Selected Articles from a Scholarly Career

Author: Ulla Bondeson

Publisher: Djoef Pub

ISBN: N.A

Category: Law

Page: 242

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This work contains a dozen articles written by Professor Ulla V. Bondeson. These articles have been selected to portray the many different research interests of Professor Bondeson's scholarly career in crime and justice. They reflect her long-standing involvement in evaluation of correctional treatment, variations in sentencing, victim costs and consequences, the interplay between criminological research and criminal policy, economic criminality, global trends in corrections, perceptions of criminal justice in Scandinavia, philosophical and public conceptions of social and legal justice, levels of punitiveness in Scandinavia, negative individual prevention, and the paradox of increasing rates of imprisonment. In addition, the book contains a curriculum vitae with a complete list of Professor Bondeson's publications.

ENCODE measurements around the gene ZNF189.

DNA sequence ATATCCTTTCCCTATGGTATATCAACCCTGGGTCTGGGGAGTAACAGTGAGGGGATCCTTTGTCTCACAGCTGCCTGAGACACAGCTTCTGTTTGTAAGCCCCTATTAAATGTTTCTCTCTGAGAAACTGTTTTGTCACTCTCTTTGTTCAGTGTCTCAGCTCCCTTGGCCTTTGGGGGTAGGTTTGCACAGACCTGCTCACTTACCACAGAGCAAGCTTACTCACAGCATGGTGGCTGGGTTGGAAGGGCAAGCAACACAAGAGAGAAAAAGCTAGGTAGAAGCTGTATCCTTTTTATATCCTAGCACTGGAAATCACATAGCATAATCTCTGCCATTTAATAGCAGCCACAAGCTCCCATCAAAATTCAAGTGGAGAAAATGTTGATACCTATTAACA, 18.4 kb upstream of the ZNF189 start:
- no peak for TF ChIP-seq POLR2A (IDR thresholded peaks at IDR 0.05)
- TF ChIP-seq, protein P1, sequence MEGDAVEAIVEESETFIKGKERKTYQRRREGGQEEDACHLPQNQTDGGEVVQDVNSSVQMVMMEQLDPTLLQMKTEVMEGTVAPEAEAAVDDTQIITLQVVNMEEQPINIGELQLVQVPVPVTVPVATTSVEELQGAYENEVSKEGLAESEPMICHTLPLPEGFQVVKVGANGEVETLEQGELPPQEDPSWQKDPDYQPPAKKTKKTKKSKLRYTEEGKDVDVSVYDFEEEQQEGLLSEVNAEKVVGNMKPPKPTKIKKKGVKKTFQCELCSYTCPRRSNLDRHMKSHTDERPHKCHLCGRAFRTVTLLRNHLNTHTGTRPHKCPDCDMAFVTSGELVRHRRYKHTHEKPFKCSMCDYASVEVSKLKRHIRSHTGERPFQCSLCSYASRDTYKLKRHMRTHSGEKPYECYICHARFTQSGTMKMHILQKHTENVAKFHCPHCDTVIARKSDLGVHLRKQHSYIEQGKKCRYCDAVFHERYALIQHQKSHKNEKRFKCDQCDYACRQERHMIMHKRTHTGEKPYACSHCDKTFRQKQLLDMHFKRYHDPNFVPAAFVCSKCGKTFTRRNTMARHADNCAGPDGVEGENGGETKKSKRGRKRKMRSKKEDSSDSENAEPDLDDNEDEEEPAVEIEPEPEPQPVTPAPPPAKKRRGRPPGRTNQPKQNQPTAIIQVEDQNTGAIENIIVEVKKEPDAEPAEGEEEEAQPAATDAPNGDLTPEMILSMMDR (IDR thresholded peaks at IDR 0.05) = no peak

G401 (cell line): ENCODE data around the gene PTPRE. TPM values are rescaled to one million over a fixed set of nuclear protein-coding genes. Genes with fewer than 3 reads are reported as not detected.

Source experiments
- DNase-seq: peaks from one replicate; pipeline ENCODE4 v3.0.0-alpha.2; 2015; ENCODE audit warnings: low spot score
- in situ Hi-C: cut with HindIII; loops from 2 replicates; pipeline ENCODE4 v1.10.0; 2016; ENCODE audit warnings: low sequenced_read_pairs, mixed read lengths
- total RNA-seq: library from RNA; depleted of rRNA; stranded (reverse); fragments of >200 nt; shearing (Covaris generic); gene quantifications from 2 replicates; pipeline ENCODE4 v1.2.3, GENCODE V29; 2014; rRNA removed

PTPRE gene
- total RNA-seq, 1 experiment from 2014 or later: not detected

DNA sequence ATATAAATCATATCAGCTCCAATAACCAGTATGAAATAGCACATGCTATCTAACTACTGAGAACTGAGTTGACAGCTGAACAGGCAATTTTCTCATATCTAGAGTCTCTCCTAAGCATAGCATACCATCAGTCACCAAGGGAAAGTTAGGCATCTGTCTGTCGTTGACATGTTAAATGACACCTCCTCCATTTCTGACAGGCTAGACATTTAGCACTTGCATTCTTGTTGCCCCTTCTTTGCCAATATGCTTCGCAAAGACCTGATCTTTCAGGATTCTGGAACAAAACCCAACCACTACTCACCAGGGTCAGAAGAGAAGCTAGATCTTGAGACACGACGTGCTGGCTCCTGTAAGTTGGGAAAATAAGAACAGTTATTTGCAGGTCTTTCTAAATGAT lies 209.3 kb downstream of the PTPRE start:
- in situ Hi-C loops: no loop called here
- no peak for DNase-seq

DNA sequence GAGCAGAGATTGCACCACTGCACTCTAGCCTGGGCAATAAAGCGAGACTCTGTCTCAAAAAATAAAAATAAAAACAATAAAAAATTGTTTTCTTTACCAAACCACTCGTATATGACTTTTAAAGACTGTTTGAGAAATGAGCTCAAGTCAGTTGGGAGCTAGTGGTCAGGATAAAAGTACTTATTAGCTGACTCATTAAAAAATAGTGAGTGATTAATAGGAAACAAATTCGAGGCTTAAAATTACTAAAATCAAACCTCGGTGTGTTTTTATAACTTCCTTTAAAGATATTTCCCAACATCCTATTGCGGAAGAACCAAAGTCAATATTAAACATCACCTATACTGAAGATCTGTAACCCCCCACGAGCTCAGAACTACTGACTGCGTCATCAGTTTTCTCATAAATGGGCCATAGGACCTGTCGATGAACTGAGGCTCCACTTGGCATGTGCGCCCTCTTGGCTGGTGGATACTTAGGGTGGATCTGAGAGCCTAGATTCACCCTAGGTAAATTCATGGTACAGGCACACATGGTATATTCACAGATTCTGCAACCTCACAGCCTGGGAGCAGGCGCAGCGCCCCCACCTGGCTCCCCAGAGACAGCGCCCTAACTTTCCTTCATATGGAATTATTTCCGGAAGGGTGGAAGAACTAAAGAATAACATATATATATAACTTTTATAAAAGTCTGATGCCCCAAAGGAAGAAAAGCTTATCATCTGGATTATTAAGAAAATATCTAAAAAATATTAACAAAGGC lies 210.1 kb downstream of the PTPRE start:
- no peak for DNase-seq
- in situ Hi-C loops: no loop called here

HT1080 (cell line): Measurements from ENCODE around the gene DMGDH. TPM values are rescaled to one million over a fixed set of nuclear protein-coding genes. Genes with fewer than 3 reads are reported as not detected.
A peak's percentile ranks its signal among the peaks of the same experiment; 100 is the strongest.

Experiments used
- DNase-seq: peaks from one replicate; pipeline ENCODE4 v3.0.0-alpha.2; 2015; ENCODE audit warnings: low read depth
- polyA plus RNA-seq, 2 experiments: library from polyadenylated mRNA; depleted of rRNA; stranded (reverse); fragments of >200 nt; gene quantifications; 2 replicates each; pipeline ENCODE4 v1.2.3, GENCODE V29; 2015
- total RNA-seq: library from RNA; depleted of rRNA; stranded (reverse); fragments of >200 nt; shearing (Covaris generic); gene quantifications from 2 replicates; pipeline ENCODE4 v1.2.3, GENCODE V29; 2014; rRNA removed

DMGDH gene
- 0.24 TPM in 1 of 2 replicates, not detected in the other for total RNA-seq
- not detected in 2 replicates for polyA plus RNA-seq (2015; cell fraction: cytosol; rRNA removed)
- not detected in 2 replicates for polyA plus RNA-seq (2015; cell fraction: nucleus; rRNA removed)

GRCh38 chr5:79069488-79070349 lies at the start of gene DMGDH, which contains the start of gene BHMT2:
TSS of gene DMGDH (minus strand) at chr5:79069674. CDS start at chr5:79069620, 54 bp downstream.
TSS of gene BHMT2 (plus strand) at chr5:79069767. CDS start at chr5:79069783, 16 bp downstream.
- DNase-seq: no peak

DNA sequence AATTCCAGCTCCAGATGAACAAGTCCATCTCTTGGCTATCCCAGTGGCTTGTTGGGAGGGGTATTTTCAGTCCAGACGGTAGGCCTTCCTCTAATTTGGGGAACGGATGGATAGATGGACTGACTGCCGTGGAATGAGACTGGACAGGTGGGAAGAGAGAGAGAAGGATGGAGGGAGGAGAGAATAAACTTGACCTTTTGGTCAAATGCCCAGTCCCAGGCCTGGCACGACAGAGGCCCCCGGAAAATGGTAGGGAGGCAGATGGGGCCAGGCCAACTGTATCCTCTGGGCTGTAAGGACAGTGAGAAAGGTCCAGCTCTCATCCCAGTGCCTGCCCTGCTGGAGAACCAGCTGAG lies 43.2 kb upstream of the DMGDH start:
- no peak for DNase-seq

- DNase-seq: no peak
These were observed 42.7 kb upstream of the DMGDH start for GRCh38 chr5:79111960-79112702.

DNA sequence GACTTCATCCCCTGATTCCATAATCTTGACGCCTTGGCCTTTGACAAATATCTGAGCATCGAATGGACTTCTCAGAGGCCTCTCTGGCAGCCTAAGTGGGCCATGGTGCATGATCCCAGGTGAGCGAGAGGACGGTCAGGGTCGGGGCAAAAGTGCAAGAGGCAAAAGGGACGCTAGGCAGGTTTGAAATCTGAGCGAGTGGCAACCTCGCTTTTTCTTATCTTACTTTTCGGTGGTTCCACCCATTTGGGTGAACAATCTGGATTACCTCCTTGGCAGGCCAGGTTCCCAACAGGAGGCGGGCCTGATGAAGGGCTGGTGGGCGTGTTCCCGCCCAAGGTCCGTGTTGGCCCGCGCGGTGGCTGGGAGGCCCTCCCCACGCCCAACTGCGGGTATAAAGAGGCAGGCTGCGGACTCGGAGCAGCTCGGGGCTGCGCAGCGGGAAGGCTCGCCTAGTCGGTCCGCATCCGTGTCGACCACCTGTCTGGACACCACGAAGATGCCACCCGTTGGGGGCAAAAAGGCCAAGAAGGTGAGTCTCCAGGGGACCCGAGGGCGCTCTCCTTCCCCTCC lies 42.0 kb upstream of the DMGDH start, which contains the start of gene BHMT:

Handbook on Prisons

Author: Yvonne Jewkes

Publisher: Routledge

ISBN: N.A

Category: Social Science

Page: 778

View: 1255

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This handbook provides a broad and wide-ranging account of prisons and imprisonment and represents one of the most ambitious books on the subject yet published. Through research conducted in the UK, the book conveys the reality of imprisonment, and reflects the main issues and debates surrounding prisons and prisoners, while providing new ways of thinking about familiar penal problems and enhancing our theoretical understanding of imprisonment. The book reveals the range and depth of prison scholarship, and includes research from an international comparative perspective. It includes chapters written not only by those who have established and developed prison research over the last half-century, but also by prison governors and ex-governors, prison inspectors, and others who have worked with prisoners in a wide range of professional capacities. Handbook on Prisons is a key text for students taking courses in prisons, criminal justice, penology, criminology, and related subjects, and is